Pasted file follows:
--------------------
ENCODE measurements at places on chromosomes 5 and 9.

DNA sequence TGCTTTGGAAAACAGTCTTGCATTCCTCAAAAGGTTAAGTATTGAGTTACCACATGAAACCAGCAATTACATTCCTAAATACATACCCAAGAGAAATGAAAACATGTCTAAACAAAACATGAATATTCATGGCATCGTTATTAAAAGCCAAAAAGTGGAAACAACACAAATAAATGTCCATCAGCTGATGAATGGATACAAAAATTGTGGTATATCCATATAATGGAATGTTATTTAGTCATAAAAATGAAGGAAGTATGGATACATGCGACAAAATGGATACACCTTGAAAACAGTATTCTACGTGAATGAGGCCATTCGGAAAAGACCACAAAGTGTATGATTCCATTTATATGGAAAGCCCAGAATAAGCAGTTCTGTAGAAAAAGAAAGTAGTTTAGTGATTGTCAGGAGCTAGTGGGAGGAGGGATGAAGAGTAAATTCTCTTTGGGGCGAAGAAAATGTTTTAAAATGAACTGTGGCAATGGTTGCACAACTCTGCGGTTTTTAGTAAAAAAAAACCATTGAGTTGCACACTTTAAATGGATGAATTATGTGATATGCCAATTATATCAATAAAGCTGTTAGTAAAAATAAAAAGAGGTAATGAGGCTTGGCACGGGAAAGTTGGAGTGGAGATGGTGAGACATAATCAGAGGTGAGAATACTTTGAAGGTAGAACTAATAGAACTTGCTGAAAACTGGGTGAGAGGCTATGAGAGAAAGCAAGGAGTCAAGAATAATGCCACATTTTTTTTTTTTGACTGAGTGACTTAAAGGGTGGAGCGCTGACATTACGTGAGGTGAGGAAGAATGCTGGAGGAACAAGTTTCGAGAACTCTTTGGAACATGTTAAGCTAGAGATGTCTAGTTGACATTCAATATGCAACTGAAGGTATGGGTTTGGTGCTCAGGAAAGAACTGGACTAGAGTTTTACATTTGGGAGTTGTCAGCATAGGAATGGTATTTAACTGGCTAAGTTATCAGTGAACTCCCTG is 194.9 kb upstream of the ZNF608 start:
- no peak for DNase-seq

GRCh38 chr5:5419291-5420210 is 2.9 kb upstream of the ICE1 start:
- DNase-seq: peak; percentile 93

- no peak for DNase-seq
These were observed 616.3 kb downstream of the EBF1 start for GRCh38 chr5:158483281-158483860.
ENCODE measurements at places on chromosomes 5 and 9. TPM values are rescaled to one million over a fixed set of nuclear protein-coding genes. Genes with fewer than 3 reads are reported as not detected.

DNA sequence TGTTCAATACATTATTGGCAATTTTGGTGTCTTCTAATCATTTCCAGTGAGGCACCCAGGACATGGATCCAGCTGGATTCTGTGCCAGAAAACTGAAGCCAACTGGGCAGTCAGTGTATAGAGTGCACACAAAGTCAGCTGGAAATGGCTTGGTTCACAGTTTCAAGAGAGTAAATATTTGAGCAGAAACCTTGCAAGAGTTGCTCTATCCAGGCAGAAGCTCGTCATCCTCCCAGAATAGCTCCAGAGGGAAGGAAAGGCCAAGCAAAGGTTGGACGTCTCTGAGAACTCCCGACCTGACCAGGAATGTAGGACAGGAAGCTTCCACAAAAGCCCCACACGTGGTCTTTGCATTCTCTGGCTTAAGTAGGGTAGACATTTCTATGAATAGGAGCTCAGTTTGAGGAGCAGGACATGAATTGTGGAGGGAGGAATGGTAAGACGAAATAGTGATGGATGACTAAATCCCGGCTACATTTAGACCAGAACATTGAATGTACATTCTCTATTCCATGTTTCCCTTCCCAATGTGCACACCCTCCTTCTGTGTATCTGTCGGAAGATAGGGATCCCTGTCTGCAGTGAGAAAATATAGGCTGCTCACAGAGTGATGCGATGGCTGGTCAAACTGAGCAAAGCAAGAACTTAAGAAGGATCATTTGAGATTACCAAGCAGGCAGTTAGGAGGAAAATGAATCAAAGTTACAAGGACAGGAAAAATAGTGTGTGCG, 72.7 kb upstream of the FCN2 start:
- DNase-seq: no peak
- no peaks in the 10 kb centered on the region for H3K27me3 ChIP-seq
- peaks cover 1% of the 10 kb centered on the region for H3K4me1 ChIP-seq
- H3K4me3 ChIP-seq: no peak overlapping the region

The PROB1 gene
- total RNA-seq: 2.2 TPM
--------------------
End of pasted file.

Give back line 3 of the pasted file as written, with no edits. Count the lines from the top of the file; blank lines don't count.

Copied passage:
- no peak for DNase-seq